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The Shotem' and Caughtem' Blog is the place to find the latest reviews and commentary on gear, destinations, conditions, events, and general knowledge to inform our readers and give our opinions to anyone listening.

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Wednesday, 08 January 2014 23:16

Opening A Feral Hog Hunting Season Bad or Good Idea?

Hunting Hogs Hunting Hogs

We at Shotem and Caughtem heard the news that Tennessee residents are pressuring the state to open a feral pig hunting season.  We thought this would make a great debate for all to way in on the subject.  Here are some details and our thoughts.  Let us know what you think in the comment section below.

An official with the Tennessee Wildlife Commission met with concerned hunters Tuesday who want to open a new hunting season.  Their goal is to open a feral hog hunting season and allow them to use dogs when they track them. They say the animals have caused significant damage on private and public land.  Right now, hunters can kill feral hogs, but only if they get an exemption from the state.  The five counties asking for the changes are Polk, Monroe, White, Bradley and McMinn.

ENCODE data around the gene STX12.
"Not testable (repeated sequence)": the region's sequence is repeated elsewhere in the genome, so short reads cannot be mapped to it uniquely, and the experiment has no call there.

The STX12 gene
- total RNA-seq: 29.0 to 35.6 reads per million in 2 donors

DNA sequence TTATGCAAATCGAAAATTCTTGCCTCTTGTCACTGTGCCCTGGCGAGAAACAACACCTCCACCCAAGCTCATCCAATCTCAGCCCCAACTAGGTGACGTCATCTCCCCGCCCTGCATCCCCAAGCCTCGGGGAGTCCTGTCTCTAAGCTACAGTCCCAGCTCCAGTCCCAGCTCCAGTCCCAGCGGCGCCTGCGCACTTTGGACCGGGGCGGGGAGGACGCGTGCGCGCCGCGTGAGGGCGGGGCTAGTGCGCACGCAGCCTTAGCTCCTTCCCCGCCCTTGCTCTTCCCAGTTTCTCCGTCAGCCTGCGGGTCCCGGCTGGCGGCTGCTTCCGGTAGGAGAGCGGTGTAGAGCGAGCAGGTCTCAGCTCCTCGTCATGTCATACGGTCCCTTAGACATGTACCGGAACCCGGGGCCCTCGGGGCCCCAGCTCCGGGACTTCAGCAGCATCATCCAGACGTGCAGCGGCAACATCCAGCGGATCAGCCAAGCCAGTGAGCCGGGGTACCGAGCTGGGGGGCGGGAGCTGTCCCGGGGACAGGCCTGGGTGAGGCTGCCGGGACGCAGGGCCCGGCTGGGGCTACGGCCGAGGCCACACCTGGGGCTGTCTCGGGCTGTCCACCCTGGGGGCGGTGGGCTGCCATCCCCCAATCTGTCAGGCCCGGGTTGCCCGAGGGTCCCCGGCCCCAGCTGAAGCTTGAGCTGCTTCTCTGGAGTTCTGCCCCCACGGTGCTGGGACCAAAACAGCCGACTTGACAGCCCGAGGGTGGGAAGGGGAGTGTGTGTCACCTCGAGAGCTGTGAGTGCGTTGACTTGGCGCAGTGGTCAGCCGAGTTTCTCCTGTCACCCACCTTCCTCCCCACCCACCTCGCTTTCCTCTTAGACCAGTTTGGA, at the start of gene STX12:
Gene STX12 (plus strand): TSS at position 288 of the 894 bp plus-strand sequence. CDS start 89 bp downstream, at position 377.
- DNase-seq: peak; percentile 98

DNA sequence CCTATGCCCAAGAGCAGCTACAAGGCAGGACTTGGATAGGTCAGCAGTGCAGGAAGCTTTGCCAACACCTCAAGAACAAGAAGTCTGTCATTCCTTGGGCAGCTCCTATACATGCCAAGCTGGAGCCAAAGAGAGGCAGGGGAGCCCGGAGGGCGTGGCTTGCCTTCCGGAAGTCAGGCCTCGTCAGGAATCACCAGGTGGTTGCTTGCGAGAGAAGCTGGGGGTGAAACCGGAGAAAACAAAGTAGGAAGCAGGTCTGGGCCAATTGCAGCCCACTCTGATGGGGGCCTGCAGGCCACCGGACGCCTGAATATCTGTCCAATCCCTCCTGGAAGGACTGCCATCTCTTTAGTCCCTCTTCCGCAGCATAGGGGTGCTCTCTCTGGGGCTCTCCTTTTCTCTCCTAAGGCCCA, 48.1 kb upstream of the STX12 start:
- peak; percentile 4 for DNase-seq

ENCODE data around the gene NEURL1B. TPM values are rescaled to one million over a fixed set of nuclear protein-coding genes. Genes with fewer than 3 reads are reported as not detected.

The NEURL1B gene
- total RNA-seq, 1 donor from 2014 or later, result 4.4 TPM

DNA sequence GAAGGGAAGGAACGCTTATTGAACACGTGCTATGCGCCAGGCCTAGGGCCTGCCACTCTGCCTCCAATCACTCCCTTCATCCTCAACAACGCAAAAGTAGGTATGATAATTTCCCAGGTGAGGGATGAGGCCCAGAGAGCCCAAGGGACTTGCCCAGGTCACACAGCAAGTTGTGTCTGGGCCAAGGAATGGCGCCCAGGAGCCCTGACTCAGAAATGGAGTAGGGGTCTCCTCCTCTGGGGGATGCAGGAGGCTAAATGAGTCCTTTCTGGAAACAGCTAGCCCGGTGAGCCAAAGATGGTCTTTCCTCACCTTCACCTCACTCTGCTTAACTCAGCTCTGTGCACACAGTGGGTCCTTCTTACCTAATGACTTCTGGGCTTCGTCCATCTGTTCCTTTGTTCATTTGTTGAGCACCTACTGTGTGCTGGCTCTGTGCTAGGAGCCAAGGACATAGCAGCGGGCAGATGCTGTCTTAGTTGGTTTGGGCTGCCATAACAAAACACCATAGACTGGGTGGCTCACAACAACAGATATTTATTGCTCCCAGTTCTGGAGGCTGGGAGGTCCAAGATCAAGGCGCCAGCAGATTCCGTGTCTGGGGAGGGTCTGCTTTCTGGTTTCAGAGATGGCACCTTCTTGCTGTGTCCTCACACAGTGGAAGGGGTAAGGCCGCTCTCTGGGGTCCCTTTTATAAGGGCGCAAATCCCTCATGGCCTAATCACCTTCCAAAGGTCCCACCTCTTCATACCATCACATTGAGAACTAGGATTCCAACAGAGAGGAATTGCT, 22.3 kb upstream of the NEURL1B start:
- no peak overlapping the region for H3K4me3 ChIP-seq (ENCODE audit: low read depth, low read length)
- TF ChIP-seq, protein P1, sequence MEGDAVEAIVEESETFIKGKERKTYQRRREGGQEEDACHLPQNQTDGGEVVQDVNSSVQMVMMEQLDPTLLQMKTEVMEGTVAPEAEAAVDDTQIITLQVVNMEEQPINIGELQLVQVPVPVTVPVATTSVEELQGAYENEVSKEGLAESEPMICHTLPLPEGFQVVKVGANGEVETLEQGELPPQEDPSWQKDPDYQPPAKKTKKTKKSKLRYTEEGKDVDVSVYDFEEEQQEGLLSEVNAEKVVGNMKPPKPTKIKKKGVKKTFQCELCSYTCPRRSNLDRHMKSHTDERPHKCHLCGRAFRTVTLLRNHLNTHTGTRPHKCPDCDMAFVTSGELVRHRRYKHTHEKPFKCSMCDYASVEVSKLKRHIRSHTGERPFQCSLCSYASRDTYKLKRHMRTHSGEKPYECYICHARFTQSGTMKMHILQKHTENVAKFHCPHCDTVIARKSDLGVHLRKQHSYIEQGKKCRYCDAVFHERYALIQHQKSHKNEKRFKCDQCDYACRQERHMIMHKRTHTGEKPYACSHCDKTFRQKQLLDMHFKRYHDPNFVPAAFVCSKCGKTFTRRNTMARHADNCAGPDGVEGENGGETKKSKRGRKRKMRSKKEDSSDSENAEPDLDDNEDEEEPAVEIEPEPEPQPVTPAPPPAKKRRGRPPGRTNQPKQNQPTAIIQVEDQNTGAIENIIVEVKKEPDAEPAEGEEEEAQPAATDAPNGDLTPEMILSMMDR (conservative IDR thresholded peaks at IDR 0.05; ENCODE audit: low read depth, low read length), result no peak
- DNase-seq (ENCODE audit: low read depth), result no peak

Though we think that feral hogs are more than a pain, there are some things we have noticed in surrounding states that we feel have worked best for this invasive species.  Wild Boar have covered much of the southern states since Christopher Columbus released the first pigs from his boat.  As many know pigs are not natural to North America.  If you travel to Texas to hunt wild pigs they will give you a stack of tags for a nominal fee.  In Oklahoma however, they decided to also create a hunting season for pigs and charge a pretty high price to do so for revenues sake.  It has backfired.  Many hunting properties began trapping pigs in Texas and importing them into the state in order to make a buck.  As such the number of pigs has doubled in the state in a relatively short amount of time.  Missouri has taken a different approach.  Kill them all.  No tags, no license, just get rid of them.  They have been able to keep the population fairly in check.  They are an impressive animal with even more impressive breeding capabilities.  They can survive in almost any climate and can double their numbers in months.

Which side of the debate and what are your thoughts on the subject?